The Tree of Life (2011) The wonder, in the end, is not that Terrence Malick has taken three years to release his long-awaited fifth feature, The Tree of Life .… 2011-05-27 PG-13 PT138M Drama Sci-fi and Fantasy Brad Pitt Sean Penn Fox Searchlight Pictures
Movie Review

The Tree of Life (2011)

MPAA Rating: PG-13

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EW's GRADE
B+

Details Limited Release: May 27, 2011; Rated: PG-13; Length: 138 Minutes; Genres: Drama, Sci-fi and Fantasy; With: Brad Pitt; Distributor: Fox Searchlight Pictures

The wonder, in the end, is not that Terrence Malick has taken three years to release his long-awaited fifth feature, The Tree of Life. No, pilgrims. Given Malick's soaring ambition to create an ecstatic, impressionistic, epic cinematic tone poem that entwines the stories of one Texas family in the 1950s with nothing less than the creation of the universe, the wonder is this: How did the famously deliberate, contemplative filmmaker finally decide the film was finished? The Tree of Life is both luminously precise (the family part, crowned by Brad Pitt's commanding performance as a disciplinarian but loving dad) and maddeningly without form and void (the spirituality-lite cosmos part, complete with the depiction of the Big Bang and dinosaurs). The latter is padded out with the kind of visual bravado and meditative nature-based photography that Malick devotees adore and the less enthralled see as an awful lot of shots of waving grass and rays of sunlight. I do not mean to dodge Judgment Day when I confess that I fall smack among the agnostic middle, awed but also doubting.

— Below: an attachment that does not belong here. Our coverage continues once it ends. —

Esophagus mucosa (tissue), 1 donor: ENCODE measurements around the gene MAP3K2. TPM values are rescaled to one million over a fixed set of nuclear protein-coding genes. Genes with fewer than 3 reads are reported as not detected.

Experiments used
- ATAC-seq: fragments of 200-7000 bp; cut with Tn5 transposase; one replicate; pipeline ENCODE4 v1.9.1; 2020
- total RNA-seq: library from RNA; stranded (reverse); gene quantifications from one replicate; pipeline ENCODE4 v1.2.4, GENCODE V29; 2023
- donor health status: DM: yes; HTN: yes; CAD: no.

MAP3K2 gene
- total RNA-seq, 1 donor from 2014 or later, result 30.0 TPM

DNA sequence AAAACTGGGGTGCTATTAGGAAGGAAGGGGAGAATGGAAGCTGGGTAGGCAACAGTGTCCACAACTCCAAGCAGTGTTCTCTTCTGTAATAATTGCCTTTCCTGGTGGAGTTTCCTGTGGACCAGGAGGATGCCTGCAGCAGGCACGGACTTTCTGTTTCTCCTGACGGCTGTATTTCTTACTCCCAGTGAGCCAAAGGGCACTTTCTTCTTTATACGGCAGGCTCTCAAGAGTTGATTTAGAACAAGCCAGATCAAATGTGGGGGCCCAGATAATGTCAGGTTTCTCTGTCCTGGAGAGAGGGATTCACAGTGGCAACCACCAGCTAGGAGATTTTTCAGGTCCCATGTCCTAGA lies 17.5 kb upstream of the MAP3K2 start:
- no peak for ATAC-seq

The heart of the story, in any case, rests with the O'Briens. Father (Pitt) has tamped down personal dreams, like other men of his era, to become a breadwinner for his wife and three sons. In Malick's cosmology, Father represents the hard push of Nature. Celestially ethereal Mother (a lovely Jessica Chastain, who barely speaks, poor Mom, in anything but whispery voice-over) represents Grace. The oldest boy, Jack (Hunter McCracken, a riveting nonpro kid actor), bears the brunt of his father's frustrations. Malick, Badlands master of temps perdu made tangible, captures the infinitesimal ways in which Jack becomes hard himself.

Jack becomes so inured that, in the movie's least successful device, he grows up to be played by a dour Sean Penn. Still, Malick clings to the promise of grace: His vision of the afterlife is a dreamy beach, enhanced by an excellent playlist of fine classical music, and promising the peace that surpasses all understanding. Plus a beautiful sky. B+

Originally posted Apr 20, 2011 Published in issue #1157-1158 Jun 03, 2011 Order article reprints

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